ls /opt/gradle/gradle-*

The output will be a list of all the files in the directory, including the gradle-6.3 directory that we just created.

At this point, we have Gradle installed, but it isn’t configured. We need to configure the path to the Gradle executable in our environment variables.

At this point, we have Gradle installed, but it isn’t configured. We need to configure the PATH to the Gradle executable in our environment variables.

PATH is an environment variable that specifies a list of directories that the shell should search for executable files. This is useful because it allows us to have multiple versions of Gradle installed on our machine and be able to call them easily from the command line.

We can configure the path to the Gradle executable by setting the GRADLE_HOME environment variable. This variable will tell Gradle where to find its home directory.

The command below will create a new file named gradle.sh in the /etc/profile.d directory.

sudo nano /etc/profile.d/gradle.sh

Paste the following code into the file, making sure to replace the path with the correct path on your machine.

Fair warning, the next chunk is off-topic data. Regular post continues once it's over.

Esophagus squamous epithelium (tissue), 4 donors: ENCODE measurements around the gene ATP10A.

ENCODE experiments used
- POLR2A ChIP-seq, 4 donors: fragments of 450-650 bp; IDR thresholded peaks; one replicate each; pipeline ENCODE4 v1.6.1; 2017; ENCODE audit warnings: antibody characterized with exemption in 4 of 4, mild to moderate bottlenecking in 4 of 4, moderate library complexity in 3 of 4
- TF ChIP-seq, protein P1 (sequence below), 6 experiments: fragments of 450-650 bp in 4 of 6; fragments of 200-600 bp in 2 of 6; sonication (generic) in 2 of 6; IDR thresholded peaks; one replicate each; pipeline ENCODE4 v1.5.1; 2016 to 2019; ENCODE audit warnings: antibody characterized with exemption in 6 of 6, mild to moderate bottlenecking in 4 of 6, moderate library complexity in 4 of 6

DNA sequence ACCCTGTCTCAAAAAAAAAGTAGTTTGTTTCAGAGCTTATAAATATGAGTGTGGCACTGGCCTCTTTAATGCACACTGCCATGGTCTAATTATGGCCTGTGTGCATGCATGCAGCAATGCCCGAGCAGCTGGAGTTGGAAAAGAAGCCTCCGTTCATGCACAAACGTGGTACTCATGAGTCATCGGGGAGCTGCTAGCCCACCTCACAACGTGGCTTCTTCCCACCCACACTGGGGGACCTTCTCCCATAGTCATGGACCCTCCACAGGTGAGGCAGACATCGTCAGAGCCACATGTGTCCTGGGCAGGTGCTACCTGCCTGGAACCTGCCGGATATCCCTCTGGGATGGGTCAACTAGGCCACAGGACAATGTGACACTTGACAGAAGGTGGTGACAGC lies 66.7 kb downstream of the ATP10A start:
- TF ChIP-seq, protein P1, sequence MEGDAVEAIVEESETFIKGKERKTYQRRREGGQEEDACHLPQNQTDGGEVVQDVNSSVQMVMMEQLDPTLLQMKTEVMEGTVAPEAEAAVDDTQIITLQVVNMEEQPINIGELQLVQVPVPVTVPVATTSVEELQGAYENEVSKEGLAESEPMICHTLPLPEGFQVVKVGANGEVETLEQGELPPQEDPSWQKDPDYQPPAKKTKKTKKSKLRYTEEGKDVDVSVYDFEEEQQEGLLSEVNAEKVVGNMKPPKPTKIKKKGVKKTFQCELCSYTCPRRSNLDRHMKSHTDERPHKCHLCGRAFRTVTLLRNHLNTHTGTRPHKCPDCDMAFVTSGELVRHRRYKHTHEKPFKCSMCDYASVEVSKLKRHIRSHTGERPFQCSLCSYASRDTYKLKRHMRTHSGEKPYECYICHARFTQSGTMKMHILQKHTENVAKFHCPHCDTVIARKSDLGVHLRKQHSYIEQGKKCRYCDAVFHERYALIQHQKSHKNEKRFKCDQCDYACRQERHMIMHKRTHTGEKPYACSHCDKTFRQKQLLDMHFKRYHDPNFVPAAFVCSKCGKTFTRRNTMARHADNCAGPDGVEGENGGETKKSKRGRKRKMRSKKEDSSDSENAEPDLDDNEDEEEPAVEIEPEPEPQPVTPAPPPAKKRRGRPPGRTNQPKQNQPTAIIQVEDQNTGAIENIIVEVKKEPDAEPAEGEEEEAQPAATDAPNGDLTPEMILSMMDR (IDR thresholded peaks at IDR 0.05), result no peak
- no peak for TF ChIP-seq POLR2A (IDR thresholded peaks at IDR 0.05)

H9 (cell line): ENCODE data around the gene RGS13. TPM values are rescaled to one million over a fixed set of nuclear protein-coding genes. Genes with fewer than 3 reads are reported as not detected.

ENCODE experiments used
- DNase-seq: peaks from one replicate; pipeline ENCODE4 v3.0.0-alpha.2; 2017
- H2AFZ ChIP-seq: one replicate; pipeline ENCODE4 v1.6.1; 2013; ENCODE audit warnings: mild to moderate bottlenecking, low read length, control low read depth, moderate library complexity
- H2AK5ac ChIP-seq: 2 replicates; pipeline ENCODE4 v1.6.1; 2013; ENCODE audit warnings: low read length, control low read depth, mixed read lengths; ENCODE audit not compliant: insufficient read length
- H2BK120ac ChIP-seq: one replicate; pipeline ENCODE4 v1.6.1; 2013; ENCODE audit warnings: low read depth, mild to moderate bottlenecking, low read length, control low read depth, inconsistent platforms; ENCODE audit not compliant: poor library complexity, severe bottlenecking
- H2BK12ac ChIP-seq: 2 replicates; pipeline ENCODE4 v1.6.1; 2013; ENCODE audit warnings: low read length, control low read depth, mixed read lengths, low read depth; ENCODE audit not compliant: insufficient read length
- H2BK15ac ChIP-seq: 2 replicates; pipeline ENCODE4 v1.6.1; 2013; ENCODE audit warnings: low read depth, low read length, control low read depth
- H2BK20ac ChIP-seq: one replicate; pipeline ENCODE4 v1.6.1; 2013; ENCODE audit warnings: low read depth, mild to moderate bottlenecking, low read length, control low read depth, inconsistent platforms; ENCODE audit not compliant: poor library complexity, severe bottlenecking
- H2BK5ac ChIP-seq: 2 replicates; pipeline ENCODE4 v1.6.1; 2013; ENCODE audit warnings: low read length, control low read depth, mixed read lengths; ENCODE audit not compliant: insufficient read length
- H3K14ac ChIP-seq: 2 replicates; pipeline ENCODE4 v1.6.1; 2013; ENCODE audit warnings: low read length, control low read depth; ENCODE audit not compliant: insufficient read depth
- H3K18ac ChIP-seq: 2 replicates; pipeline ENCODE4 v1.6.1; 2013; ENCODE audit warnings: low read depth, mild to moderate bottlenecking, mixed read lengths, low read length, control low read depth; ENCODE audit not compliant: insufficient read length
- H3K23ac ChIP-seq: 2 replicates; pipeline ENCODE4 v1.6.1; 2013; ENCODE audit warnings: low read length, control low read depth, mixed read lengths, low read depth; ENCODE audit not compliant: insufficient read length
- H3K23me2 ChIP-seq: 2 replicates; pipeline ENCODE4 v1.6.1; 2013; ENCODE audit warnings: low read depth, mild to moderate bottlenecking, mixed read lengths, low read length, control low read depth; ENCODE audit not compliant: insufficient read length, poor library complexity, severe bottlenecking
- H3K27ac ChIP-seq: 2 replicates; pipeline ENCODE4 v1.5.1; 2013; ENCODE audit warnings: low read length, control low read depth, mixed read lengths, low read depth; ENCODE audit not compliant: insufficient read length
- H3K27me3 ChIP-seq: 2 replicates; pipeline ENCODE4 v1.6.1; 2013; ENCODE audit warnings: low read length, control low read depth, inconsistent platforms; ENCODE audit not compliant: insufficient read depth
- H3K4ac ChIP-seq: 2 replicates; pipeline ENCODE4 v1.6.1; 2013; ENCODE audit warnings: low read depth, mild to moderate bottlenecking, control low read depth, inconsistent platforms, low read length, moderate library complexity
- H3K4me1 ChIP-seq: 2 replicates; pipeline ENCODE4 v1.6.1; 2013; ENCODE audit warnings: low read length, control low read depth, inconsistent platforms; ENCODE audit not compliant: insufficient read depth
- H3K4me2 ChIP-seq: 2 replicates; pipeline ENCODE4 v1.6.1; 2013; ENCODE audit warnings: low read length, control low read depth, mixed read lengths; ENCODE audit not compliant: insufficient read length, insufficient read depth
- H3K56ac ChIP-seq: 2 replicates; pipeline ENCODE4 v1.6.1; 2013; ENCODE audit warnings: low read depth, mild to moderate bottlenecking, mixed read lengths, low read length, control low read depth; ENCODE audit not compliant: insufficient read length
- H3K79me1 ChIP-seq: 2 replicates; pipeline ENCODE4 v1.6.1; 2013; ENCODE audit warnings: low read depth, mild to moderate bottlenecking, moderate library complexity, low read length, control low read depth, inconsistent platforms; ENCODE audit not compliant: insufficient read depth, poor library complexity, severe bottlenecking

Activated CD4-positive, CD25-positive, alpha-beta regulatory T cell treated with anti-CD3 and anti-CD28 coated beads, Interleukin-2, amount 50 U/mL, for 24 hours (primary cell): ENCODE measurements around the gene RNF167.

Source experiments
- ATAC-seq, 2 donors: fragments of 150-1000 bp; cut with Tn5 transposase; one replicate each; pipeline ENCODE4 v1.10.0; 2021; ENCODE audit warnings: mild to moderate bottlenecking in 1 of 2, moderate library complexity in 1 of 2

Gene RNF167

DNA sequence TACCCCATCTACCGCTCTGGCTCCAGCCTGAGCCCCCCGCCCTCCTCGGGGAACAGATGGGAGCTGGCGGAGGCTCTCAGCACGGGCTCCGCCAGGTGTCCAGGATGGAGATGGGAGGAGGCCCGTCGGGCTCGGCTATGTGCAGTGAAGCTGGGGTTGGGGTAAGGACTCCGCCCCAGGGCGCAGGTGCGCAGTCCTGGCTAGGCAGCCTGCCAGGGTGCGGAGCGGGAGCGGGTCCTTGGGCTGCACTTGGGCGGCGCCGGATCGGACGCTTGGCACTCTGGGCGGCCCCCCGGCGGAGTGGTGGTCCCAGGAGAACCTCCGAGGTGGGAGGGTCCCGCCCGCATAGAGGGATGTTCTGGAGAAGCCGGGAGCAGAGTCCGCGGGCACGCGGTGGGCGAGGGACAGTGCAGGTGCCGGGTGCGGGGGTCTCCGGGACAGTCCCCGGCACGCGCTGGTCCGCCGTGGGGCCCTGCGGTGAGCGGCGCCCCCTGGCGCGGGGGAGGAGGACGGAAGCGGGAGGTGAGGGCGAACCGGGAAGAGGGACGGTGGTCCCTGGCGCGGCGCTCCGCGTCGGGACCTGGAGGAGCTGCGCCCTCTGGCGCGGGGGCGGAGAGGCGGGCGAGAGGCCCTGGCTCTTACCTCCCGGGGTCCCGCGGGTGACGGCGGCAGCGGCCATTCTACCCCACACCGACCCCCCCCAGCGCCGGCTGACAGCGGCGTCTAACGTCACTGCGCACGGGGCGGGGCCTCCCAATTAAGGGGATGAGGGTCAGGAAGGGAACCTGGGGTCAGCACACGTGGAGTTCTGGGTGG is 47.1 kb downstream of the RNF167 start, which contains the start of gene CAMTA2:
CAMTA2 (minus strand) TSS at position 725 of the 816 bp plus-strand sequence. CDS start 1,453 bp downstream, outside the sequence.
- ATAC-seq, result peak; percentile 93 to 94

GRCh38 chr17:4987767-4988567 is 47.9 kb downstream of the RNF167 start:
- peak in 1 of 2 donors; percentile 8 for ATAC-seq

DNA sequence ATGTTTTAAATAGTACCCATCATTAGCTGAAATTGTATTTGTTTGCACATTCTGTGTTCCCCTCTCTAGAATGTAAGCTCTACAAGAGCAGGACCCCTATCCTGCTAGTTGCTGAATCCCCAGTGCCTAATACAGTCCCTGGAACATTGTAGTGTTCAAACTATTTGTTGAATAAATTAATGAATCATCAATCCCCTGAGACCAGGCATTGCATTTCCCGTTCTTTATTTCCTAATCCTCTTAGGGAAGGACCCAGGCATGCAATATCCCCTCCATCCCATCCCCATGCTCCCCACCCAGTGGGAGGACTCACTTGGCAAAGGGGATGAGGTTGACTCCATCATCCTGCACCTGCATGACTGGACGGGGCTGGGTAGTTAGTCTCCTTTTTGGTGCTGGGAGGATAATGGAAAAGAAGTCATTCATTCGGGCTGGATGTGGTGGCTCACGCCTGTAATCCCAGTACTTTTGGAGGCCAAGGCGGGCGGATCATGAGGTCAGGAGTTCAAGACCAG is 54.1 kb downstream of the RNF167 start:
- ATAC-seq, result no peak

export GRADLE_HOME=/opt/gradle/gradle-6.3
export PATH=${GRADLE_HOME}/bin:${PATH}

Where:

export GRADLE_HOME=/opt/gradle/gradle-6.3 sets the GRADLE_HOME environment variable to /opt/gradle/gradle-6.3

export PATH=${GRADLE_HOME}/bin:${PATH} sets the PATH environment variable to ${GRADLE_HOME}/bin:${PATH} The ${PATH} variable is important because it makes Gradle accessible from the command line.

Now we just need to save and exit by typing CTRL+X to save the file as a .sh file, hitting ENTER, and then typing Y and ENTER.

Next, run the sudo chmod +x /etc/profile.d/gradle.sh command to make the file executable. When you create a new file in the /etc/profile.d directory, it will not be executable by default. So we need to make the file executable so that our system can run it when we log in.

sudo chmod +x /etc/profile.d/gradle.sh

We can now load our changes by running the source command below. This will tell the current shell to use these environment variables so we can be sure Gradle is working.

source /etc/profile.d/gradle.sh

Finally, we can verify that everything is working by running the gradle command below.

gradle -v

The output will show you the Gradle version that is currently installed. In this case, it should be 6.3. If you see a different version or no version at all, then something may have gone wrong with the installation process. Check the steps above to see if you missed anything.

Conclusion

Installing Gradle on a Debian 10 machine is a fairly simple process. It can be done with APT, and the installation of Java 11 will automatically bring along any dependencies that are needed to make this work properly.